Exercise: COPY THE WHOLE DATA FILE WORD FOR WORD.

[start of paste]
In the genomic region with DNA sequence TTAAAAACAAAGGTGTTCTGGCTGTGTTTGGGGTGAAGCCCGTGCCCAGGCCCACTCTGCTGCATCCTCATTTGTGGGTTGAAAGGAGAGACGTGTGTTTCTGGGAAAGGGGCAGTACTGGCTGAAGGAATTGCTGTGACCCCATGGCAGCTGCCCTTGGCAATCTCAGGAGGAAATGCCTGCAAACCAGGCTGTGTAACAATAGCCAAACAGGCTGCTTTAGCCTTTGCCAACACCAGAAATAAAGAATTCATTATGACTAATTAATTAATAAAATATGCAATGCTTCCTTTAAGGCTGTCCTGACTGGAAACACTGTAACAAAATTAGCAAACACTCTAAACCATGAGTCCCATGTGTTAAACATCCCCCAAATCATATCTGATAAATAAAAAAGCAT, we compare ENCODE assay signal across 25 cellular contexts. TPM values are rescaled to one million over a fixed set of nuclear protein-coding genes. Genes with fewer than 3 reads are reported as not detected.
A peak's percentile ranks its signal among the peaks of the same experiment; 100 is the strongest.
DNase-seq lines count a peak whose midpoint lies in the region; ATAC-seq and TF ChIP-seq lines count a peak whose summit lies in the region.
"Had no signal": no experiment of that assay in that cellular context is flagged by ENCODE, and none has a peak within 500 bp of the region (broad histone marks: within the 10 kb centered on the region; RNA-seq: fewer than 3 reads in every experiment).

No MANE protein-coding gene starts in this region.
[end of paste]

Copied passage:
In the genomic region with DNA sequence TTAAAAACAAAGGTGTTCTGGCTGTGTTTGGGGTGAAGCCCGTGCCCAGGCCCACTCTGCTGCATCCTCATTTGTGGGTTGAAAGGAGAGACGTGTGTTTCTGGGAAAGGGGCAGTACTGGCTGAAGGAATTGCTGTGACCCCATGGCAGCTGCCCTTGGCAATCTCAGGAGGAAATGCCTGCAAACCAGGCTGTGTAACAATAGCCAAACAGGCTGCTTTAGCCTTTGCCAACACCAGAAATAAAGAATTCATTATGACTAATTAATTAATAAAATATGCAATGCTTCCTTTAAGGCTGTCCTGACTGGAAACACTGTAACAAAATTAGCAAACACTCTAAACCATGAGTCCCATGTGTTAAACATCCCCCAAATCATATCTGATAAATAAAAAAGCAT, we compare ENCODE assay signal across 25 cellular contexts. TPM values are rescaled to one million over a fixed set of nuclear protein-coding genes. Genes with fewer than 3 reads are reported as not detected.
A peak's percentile ranks its signal among the peaks of the same experiment; 100 is the strongest.
DNase-seq lines count a peak whose midpoint lies in the region; ATAC-seq and TF ChIP-seq lines count a peak whose summit lies in the region.
"Had no signal": no experiment of that assay in that cellular context is flagged by ENCODE, and none has a peak within 500 bp of the region (broad histone marks: within the 10 kb centered on the region; RNA-seq: fewer than 3 reads in every experiment).

No MANE protein-coding gene starts in this region.